The Riesling grape variety is quite unique in that it preserves its identity wherever it is grown, unlike many other varieties. Not only is it grown in Germany, from where it originated, but also in neighbouring Alsace and Austria, Italy, California, cooler parts of Australia, New Zealand, South Africa and Chile.
Mostdrinkers would give the Riesling a wide berth in the supermarket aisles when searching out a white , aiming for the highly over rated Chardonnay or the safer Sauvignon Blanc. But, very few people would consider a Riesling to be of interest, and there are several reasons why it is considered by some professionals, to be the queen of .
Unfortunately, most wine drinkers have come across those dreadful sweeter Rieslings produced in Germany, in the 1970′s and later, for a very unsuspected mainly British market. These wnes were produced for consumers who only wanted one thing from a wine, low cost. The word ‘quality’ was not really big in the vocabulary then, so quantity certainly outstripped quality. Many drinkers indulged on those insipid, sickly sweet, uncharacterful– but how things have changed for the better.
Nowadays, wine drinkers have become much more perceptive about what type of wine and style they drink. This in turn has meant thathave put quality to the forefront of production in order to make what the supermarkets demand on behalf of their more knowledgeable public. So, not only do we have a wine drinking public who are most interested in their choice of wines, we also have who have raised their game to produce wonderful, interesting wines to match. This is good for both parties, and is why the Riesling variety is getting more of a look in.
So why do I think that a well made dry Riesling is the?
- Firstly, if the growing year is good with lots of sun, plenty of natural sugars will be produced to create that desired amount of natural sweetness to balance the higher acid content of this variety. (Note: Natural sweetness is very different to artificial sweetness).
- Riesling produces a good acidity level which is vital for its ageing potential, (low acid wines don’t age well). Therefore as the wine ages it will soften and display all of its hidden characteristics. This is absolutely vital for any wine that is to be laid down for many years.
- It is full of lovely delicate citrus flavours and aromas with tasting note examples like:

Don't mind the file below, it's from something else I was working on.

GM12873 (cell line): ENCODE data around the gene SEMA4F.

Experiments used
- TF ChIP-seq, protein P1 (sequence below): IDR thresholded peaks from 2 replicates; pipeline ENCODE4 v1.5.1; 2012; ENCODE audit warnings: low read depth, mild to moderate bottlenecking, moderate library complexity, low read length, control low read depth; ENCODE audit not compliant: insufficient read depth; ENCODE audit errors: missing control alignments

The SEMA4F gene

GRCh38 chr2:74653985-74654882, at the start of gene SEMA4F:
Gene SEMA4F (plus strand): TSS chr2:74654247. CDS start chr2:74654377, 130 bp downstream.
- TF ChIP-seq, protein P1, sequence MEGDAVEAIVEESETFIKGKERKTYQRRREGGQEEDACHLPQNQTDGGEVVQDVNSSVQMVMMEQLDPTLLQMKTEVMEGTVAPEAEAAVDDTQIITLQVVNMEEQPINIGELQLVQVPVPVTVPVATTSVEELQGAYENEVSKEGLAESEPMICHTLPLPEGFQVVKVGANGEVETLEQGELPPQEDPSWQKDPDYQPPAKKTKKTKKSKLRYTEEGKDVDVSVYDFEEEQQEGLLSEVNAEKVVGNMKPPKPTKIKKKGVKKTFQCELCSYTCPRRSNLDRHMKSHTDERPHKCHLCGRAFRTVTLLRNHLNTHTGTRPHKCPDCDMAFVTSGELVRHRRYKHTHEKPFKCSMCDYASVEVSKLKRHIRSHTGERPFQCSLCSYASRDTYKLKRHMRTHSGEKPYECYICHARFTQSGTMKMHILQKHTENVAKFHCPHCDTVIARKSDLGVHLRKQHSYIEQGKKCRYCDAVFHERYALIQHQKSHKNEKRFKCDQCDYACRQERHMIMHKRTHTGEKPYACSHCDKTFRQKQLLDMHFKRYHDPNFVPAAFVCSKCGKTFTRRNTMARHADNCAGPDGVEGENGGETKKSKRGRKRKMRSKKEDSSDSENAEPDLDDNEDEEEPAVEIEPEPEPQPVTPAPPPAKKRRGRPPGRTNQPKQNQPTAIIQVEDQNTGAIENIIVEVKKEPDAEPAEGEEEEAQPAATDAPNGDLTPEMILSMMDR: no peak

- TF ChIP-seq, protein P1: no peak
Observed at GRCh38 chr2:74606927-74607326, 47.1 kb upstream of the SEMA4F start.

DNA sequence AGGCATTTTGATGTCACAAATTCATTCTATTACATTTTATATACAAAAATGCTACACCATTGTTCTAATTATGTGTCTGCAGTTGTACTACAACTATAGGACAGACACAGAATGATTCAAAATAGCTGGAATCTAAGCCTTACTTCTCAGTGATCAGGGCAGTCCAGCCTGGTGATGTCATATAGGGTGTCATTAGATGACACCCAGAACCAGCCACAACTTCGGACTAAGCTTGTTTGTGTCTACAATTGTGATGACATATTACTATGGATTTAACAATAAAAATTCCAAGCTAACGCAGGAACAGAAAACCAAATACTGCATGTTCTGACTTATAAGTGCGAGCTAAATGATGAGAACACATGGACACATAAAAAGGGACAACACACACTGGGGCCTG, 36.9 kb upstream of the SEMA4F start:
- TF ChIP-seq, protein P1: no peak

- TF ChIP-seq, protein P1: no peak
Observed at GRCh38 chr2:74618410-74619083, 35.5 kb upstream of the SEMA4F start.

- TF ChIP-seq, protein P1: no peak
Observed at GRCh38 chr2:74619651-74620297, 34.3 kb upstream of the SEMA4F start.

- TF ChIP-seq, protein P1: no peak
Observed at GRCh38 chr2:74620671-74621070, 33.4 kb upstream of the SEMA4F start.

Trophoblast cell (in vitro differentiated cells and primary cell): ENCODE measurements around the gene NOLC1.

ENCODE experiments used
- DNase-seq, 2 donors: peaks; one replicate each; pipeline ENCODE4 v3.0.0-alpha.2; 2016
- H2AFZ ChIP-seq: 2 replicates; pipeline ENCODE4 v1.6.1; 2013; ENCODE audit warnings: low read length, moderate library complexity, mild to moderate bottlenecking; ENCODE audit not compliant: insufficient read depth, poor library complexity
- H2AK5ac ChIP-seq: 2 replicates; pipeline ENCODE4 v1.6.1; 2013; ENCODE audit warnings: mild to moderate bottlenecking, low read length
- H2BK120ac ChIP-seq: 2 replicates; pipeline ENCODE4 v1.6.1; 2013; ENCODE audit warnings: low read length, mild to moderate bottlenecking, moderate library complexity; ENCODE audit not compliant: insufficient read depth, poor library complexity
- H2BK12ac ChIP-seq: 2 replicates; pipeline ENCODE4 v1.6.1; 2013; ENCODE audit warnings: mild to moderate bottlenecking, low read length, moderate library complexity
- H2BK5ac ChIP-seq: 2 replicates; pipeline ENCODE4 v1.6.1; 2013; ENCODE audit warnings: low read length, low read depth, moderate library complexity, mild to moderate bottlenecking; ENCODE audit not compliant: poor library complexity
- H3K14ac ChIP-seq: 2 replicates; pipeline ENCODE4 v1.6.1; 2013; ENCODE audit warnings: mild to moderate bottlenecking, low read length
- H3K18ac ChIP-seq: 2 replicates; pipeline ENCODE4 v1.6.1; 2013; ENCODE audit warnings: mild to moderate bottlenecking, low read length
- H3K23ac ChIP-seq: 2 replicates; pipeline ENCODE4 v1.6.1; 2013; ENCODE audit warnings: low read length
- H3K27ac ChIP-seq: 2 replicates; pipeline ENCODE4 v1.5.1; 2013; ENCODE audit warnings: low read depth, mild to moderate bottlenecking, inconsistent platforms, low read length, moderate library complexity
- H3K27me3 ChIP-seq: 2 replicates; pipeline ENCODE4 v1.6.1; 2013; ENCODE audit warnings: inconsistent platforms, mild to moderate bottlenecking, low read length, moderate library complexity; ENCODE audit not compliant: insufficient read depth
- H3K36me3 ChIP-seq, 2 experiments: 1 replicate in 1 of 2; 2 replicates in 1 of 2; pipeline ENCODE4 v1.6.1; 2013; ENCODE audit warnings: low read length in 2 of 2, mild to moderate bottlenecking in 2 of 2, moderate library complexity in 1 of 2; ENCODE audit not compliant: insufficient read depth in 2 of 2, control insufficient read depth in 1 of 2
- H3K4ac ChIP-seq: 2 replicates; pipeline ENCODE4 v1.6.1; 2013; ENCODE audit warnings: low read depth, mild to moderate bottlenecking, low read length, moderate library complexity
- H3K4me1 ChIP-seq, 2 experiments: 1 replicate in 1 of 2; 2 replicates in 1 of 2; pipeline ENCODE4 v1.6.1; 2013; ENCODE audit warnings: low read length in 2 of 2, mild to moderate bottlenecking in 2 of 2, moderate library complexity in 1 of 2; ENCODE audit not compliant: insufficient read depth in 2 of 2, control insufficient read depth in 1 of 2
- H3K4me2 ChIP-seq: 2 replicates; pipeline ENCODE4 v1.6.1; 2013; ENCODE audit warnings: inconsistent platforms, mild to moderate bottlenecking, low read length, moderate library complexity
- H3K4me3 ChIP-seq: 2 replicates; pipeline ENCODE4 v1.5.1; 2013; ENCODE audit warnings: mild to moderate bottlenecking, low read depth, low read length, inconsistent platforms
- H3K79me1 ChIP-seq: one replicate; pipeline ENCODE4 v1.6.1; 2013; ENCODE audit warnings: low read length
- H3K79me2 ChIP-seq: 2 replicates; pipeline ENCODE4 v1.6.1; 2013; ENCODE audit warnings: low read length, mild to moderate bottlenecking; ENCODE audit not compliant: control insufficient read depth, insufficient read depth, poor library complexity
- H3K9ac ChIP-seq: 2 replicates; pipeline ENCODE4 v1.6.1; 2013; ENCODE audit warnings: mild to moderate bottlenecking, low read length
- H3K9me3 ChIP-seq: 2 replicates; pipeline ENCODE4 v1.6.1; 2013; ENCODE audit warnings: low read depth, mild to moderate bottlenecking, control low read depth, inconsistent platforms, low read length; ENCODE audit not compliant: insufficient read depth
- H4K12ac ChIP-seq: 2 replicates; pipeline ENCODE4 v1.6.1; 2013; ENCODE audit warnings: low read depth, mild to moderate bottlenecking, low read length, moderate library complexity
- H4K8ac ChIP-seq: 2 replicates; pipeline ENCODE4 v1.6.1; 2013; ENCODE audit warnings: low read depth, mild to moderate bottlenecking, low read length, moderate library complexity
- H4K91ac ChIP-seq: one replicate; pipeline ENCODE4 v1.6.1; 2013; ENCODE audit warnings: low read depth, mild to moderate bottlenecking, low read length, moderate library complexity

- “with tropical fruit and lychee characteristic”
- “grassy lemon, lime and some underlying sweet melon”
- “peach, apricot and green apple fruit aromas”
- A slight petillance or spritz (carbon dioxide bubbles) makes the wine crisp and refreshing acting like a sorbet to cleanse the palate before the rest of the flavours are detected. This slight fizz tends to happen more in wines made in stainless steel tanks where the hygiene is excellent. The CO2 bubbles are the captured remains of the fermentation – a sign of good winemaking.
- After detecting the spritz, the taste buds will now find a few more complex flavours such as rich honey and oily aromas giving the wine a long steely finish. These flavours will change slightly with time, and that is why this is such an interesting, versatile variety.
Are there any good sweeter Rieslings nowadays?
Absolutely. There are numerous attractive sweet wines like the Auslese and Eiswein styles which are affected by botrytis, or ‘noble rot’. This rot is considered ‘noble’ as it encourages a high concentration of sweetness from the fungus affected ripe grape, which is highly desirable.
The long history of Riesling has meant that it has been used in stock grafting with over 40 crosses being made in the last 100 years. This has enabled its strong characteristics to be passed on to the subsequent stock. A typical example is:
- Riesling x Sylvaner = Muller Thurgau
- Riesling x Trollinger = Kerner
Matching Riesling with food: It is excellent with a cheese fondu, fennel baked with Parmesan, globe artichokes or a beef Stroganof. Alternately, enjoy it on its own as an aperitif.
The acclaimed wine writer and Master of Wine, Jancis Robinson, says,
“Riesling is so clearly one of the world’s great vines, arguably that which produces the finest white wines of all”
from her book ‘Vines, Grapes and Wines’.
So, is Riesling the? Well, if grown and ripened well – it sure is a contender!
Leave a Reply
You must be logged in to post a comment.